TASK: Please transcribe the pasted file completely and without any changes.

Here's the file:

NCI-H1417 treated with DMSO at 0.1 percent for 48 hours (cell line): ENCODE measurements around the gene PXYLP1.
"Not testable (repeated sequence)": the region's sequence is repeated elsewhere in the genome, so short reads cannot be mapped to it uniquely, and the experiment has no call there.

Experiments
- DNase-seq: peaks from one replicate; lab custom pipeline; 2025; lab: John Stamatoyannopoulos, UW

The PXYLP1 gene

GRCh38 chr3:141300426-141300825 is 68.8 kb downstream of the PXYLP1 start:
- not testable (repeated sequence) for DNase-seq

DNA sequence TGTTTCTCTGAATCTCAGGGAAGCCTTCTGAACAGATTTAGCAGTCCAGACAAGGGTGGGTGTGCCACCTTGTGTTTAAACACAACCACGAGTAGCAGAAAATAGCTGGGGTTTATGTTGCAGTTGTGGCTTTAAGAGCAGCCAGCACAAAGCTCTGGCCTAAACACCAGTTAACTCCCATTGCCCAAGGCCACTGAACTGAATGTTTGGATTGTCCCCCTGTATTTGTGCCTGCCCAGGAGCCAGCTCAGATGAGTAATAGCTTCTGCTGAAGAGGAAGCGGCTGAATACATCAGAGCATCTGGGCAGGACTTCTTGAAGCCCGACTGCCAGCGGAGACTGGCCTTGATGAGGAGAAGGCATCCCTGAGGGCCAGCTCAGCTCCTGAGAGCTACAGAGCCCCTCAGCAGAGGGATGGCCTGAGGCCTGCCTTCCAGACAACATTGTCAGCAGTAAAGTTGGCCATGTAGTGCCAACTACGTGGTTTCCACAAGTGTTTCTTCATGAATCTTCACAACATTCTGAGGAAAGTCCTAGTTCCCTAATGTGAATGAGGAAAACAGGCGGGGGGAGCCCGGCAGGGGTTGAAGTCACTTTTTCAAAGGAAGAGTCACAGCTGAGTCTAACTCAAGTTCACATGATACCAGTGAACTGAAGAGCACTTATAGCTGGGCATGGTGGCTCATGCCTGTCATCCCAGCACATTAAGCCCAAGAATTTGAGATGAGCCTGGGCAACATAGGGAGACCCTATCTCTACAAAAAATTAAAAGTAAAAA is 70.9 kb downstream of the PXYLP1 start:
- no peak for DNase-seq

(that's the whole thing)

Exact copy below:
NCI-H1417 treated with DMSO at 0.1 percent for 48 hours (cell line): ENCODE measurements around the gene PXYLP1.
"Not testable (repeated sequence)": the region's sequence is repeated elsewhere in the genome, so short reads cannot be mapped to it uniquely, and the experiment has no call there.

Experiments
- DNase-seq: peaks from one replicate; lab custom pipeline; 2025; lab: John Stamatoyannopoulos, UW

The PXYLP1 gene

GRCh38 chr3:141300426-141300825 is 68.8 kb downstream of the PXYLP1 start:
- not testable (repeated sequence) for DNase-seq

DNA sequence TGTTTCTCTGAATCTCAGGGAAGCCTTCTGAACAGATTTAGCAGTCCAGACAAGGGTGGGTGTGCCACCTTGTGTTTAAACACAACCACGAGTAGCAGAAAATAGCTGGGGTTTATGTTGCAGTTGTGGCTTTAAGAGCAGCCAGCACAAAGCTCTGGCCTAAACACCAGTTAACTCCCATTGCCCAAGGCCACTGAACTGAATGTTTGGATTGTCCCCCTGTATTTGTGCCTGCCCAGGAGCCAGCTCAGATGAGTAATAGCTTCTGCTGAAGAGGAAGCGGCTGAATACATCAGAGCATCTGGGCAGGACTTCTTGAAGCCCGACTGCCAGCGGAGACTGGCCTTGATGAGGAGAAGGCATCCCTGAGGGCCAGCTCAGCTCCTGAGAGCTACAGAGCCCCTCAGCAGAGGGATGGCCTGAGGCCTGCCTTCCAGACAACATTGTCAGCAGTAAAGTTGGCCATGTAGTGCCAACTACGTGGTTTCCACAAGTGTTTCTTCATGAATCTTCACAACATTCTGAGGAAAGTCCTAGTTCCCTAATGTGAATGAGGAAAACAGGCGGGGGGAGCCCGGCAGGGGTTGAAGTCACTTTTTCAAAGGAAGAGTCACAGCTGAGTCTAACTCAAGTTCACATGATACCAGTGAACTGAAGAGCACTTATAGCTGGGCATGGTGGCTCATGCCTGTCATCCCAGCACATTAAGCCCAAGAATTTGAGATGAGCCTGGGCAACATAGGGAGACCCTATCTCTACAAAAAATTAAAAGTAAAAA is 70.9 kb downstream of the PXYLP1 start:
- no peak for DNase-seq